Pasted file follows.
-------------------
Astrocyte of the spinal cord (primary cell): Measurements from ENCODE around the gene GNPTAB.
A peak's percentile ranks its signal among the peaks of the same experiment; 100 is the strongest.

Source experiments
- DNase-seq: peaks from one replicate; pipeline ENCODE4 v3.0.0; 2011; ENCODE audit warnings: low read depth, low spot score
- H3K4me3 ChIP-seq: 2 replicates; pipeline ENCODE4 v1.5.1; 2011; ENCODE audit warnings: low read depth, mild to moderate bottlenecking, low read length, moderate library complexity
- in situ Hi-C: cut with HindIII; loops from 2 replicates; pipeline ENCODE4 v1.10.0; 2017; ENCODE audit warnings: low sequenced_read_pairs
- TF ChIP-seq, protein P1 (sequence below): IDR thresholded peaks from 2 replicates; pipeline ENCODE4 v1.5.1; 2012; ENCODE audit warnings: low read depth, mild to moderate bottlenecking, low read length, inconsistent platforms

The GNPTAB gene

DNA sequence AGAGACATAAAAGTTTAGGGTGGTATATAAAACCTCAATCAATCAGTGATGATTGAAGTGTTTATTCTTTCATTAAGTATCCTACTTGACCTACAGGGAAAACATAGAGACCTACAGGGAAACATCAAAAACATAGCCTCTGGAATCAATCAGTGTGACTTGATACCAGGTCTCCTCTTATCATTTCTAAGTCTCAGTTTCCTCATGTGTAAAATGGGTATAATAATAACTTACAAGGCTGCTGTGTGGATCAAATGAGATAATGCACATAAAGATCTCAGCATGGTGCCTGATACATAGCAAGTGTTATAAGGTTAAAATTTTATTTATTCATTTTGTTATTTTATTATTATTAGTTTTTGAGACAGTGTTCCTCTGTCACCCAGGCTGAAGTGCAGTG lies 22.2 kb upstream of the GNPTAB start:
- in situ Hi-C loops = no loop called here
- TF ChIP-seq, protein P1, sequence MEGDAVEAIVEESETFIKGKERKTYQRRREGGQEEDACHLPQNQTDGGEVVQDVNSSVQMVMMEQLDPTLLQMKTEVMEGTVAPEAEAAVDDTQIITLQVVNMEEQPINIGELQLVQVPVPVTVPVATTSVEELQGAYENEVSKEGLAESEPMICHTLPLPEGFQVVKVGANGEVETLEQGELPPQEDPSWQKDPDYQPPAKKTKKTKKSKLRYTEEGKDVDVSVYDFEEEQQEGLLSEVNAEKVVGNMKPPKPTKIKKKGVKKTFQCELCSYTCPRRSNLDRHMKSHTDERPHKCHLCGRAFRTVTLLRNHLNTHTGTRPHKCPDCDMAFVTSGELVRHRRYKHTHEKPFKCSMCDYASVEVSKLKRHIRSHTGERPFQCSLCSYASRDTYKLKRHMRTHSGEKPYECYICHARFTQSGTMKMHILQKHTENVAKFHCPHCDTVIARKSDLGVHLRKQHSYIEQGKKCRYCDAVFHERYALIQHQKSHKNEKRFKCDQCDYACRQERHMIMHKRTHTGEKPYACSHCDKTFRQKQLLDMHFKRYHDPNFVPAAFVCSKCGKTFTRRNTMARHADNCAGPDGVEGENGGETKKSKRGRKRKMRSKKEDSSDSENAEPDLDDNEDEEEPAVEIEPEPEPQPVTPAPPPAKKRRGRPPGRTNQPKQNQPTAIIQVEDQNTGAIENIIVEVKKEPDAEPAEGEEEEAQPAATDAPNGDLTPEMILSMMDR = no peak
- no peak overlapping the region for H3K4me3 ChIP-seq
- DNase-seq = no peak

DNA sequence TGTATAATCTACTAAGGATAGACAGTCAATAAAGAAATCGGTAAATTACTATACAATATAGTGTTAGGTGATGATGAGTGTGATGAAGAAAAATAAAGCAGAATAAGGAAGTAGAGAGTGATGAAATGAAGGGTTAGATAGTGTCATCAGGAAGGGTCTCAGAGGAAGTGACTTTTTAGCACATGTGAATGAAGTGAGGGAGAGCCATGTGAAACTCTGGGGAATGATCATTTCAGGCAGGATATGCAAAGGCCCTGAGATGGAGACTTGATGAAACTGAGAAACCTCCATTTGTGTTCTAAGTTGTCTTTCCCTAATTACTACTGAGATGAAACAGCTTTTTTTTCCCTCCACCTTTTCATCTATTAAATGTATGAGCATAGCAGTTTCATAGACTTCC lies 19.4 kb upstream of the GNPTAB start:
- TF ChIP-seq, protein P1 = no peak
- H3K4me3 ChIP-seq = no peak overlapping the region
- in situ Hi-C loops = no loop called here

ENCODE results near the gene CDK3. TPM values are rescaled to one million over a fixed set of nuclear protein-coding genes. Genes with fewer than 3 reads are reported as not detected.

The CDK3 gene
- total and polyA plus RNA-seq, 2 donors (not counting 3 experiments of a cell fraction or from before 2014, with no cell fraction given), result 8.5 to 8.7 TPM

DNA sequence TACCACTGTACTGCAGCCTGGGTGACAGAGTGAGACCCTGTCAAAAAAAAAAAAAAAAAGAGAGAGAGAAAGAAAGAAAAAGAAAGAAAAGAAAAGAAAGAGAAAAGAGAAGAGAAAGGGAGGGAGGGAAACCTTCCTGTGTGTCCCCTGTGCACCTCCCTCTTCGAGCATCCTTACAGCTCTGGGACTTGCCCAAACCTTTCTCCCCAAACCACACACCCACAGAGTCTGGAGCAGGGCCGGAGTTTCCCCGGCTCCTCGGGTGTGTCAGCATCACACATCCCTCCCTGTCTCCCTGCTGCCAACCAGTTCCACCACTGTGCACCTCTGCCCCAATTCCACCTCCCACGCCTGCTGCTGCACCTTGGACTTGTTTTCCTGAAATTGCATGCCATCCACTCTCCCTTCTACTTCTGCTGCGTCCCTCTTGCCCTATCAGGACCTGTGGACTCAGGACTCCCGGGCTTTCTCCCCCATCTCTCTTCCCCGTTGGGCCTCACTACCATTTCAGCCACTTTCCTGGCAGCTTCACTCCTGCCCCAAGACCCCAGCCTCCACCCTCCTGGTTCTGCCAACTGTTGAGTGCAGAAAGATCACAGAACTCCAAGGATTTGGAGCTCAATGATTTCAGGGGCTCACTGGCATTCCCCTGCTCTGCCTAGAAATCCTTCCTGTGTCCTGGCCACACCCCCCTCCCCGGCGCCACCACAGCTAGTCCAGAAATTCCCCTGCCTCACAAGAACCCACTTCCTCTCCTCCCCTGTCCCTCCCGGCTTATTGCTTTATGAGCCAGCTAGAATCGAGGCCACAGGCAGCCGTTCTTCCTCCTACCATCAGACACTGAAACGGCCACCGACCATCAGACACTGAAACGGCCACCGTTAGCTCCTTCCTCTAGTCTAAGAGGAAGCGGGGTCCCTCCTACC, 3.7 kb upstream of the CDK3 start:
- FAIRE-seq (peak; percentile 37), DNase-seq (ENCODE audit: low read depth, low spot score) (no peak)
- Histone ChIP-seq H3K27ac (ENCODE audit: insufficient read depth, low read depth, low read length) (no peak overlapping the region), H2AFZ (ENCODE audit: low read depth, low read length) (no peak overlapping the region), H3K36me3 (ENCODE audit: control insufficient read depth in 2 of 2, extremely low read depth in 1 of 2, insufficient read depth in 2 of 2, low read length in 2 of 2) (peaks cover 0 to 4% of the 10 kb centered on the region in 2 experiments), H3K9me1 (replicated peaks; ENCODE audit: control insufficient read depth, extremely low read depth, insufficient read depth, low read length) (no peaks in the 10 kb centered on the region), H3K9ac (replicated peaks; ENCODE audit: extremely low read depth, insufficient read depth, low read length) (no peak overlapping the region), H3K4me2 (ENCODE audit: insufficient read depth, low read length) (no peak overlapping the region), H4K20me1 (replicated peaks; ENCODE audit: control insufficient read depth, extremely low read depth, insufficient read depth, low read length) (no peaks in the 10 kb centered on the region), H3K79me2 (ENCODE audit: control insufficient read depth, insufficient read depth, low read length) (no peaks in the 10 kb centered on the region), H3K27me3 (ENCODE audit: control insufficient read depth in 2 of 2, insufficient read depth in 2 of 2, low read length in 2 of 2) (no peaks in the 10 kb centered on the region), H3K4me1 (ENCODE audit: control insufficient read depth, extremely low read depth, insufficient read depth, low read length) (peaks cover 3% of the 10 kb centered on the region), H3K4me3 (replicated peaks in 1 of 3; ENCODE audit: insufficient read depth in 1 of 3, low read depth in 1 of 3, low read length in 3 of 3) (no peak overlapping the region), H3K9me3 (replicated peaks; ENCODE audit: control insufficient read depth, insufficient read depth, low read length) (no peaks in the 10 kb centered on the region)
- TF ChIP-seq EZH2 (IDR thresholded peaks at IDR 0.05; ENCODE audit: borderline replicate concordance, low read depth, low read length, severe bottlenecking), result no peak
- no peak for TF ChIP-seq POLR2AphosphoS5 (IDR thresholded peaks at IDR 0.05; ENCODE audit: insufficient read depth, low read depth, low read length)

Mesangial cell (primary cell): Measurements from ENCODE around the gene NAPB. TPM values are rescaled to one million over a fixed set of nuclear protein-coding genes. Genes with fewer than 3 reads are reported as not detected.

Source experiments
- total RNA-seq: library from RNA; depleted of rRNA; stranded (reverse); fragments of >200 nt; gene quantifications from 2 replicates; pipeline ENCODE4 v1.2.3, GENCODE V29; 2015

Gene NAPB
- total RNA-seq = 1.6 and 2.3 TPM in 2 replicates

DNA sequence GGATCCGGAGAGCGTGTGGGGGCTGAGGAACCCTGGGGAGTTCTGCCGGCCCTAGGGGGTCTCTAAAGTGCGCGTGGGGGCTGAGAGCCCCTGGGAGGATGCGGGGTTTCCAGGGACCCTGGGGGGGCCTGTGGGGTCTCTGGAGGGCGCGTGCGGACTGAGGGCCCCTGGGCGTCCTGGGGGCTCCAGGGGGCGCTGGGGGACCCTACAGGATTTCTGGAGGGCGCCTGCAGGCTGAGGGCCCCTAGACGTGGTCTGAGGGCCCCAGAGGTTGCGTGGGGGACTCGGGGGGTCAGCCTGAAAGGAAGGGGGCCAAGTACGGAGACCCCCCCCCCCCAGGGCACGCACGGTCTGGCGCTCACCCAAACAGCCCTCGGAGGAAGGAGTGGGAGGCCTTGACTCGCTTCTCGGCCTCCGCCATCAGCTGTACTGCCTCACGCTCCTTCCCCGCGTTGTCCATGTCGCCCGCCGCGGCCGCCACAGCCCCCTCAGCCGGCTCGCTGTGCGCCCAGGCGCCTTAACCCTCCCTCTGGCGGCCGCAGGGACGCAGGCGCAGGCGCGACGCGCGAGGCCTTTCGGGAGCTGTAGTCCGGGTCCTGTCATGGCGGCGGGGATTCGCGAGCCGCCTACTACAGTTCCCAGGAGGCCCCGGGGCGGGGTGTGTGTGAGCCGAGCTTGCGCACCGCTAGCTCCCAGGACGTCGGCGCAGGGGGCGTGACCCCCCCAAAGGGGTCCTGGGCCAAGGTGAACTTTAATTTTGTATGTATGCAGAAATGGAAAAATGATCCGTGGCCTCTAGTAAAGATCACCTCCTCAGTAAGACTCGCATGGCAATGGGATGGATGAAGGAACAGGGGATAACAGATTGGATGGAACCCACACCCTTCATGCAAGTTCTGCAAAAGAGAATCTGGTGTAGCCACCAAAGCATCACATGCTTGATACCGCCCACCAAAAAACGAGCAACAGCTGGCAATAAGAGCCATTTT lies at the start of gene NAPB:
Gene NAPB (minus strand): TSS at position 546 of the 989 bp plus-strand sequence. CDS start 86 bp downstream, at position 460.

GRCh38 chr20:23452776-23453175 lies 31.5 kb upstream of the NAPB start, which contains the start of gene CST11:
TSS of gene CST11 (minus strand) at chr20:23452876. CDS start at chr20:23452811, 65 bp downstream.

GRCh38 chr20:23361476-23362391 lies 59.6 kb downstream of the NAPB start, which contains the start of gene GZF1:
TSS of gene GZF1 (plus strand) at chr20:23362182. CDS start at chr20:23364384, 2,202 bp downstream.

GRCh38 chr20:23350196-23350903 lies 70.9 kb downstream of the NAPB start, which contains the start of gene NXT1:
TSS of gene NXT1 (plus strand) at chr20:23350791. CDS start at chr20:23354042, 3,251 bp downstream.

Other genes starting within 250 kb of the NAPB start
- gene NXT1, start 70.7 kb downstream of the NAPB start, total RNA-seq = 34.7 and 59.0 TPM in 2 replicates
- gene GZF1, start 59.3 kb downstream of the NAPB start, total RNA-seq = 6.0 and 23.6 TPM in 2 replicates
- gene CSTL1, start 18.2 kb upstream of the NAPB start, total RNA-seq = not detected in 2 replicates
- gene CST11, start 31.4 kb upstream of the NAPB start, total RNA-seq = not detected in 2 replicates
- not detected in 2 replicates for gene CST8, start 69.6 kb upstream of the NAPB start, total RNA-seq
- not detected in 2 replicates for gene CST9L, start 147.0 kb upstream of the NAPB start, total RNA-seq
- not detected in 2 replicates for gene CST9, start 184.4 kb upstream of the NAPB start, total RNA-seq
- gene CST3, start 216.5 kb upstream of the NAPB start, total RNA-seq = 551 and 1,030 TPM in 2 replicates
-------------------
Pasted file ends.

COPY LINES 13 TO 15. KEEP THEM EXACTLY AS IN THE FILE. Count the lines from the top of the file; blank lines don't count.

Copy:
- DNase-seq = no peak

DNA sequence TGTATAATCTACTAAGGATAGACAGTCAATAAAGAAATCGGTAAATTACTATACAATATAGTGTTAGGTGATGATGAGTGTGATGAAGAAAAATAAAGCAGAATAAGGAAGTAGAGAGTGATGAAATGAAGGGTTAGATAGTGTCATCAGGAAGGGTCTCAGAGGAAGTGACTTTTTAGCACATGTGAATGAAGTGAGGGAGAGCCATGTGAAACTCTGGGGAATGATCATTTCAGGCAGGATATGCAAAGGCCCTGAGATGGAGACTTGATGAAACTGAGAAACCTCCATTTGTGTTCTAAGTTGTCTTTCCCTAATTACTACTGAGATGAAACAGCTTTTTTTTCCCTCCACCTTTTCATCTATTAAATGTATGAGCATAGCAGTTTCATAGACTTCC lies 19.4 kb upstream of the GNPTAB start:
- TF ChIP-seq, protein P1 = no peak